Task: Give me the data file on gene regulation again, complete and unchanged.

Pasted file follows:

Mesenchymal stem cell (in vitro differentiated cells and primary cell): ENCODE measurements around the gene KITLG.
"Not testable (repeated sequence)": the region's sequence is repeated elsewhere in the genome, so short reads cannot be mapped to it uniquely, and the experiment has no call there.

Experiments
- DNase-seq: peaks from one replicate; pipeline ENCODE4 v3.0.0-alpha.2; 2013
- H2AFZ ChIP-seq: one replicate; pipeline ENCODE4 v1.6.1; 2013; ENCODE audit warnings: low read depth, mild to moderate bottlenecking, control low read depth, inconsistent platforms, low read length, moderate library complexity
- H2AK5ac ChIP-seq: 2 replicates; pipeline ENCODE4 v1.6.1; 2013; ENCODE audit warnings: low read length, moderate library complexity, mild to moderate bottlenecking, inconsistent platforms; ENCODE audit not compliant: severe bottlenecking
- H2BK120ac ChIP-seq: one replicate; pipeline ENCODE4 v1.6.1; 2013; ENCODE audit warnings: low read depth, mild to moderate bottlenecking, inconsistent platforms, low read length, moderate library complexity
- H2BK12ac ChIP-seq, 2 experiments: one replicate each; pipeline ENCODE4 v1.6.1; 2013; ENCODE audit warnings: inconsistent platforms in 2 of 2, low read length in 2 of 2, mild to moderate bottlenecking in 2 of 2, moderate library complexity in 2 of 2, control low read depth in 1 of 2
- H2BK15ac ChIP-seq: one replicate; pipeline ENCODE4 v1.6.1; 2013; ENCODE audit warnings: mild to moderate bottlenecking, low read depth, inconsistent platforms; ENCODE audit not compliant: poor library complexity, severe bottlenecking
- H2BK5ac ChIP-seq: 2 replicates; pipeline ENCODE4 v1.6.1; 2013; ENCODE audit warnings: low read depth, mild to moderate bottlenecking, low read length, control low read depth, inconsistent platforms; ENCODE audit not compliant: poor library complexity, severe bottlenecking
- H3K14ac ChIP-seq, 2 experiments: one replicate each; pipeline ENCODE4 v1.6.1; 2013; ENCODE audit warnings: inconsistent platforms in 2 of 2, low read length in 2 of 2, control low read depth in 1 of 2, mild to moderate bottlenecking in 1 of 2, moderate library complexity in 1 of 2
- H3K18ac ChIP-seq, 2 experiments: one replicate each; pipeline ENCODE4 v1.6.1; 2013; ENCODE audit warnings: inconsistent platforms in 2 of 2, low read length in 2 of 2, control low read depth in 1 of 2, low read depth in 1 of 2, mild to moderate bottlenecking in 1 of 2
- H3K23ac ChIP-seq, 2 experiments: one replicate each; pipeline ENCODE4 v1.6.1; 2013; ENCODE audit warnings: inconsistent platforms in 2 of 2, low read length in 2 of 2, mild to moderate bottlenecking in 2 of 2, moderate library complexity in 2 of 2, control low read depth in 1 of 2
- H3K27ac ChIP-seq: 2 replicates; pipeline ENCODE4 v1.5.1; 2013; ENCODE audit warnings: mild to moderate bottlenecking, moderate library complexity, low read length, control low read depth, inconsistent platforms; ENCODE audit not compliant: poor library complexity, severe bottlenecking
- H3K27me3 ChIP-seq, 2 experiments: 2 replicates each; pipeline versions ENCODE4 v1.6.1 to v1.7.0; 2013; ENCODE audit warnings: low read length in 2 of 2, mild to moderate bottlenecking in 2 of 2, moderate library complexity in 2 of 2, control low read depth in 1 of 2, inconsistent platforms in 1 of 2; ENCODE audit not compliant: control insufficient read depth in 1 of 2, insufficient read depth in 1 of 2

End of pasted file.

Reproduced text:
Mesenchymal stem cell (in vitro differentiated cells and primary cell): ENCODE measurements around the gene KITLG.
"Not testable (repeated sequence)": the region's sequence is repeated elsewhere in the genome, so short reads cannot be mapped to it uniquely, and the experiment has no call there.

Experiments
- DNase-seq: peaks from one replicate; pipeline ENCODE4 v3.0.0-alpha.2; 2013
- H2AFZ ChIP-seq: one replicate; pipeline ENCODE4 v1.6.1; 2013; ENCODE audit warnings: low read depth, mild to moderate bottlenecking, control low read depth, inconsistent platforms, low read length, moderate library complexity
- H2AK5ac ChIP-seq: 2 replicates; pipeline ENCODE4 v1.6.1; 2013; ENCODE audit warnings: low read length, moderate library complexity, mild to moderate bottlenecking, inconsistent platforms; ENCODE audit not compliant: severe bottlenecking
- H2BK120ac ChIP-seq: one replicate; pipeline ENCODE4 v1.6.1; 2013; ENCODE audit warnings: low read depth, mild to moderate bottlenecking, inconsistent platforms, low read length, moderate library complexity
- H2BK12ac ChIP-seq, 2 experiments: one replicate each; pipeline ENCODE4 v1.6.1; 2013; ENCODE audit warnings: inconsistent platforms in 2 of 2, low read length in 2 of 2, mild to moderate bottlenecking in 2 of 2, moderate library complexity in 2 of 2, control low read depth in 1 of 2
- H2BK15ac ChIP-seq: one replicate; pipeline ENCODE4 v1.6.1; 2013; ENCODE audit warnings: mild to moderate bottlenecking, low read depth, inconsistent platforms; ENCODE audit not compliant: poor library complexity, severe bottlenecking
- H2BK5ac ChIP-seq: 2 replicates; pipeline ENCODE4 v1.6.1; 2013; ENCODE audit warnings: low read depth, mild to moderate bottlenecking, low read length, control low read depth, inconsistent platforms; ENCODE audit not compliant: poor library complexity, severe bottlenecking
- H3K14ac ChIP-seq, 2 experiments: one replicate each; pipeline ENCODE4 v1.6.1; 2013; ENCODE audit warnings: inconsistent platforms in 2 of 2, low read length in 2 of 2, control low read depth in 1 of 2, mild to moderate bottlenecking in 1 of 2, moderate library complexity in 1 of 2
- H3K18ac ChIP-seq, 2 experiments: one replicate each; pipeline ENCODE4 v1.6.1; 2013; ENCODE audit warnings: inconsistent platforms in 2 of 2, low read length in 2 of 2, control low read depth in 1 of 2, low read depth in 1 of 2, mild to moderate bottlenecking in 1 of 2
- H3K23ac ChIP-seq, 2 experiments: one replicate each; pipeline ENCODE4 v1.6.1; 2013; ENCODE audit warnings: inconsistent platforms in 2 of 2, low read length in 2 of 2, mild to moderate bottlenecking in 2 of 2, moderate library complexity in 2 of 2, control low read depth in 1 of 2
- H3K27ac ChIP-seq: 2 replicates; pipeline ENCODE4 v1.5.1; 2013; ENCODE audit warnings: mild to moderate bottlenecking, moderate library complexity, low read length, control low read depth, inconsistent platforms; ENCODE audit not compliant: poor library complexity, severe bottlenecking
- H3K27me3 ChIP-seq, 2 experiments: 2 replicates each; pipeline versions ENCODE4 v1.6.1 to v1.7.0; 2013; ENCODE audit warnings: low read length in 2 of 2, mild to moderate bottlenecking in 2 of 2, moderate library complexity in 2 of 2, control low read depth in 1 of 2, inconsistent platforms in 1 of 2; ENCODE audit not compliant: control insufficient read depth in 1 of 2, insufficient read depth in 1 of 2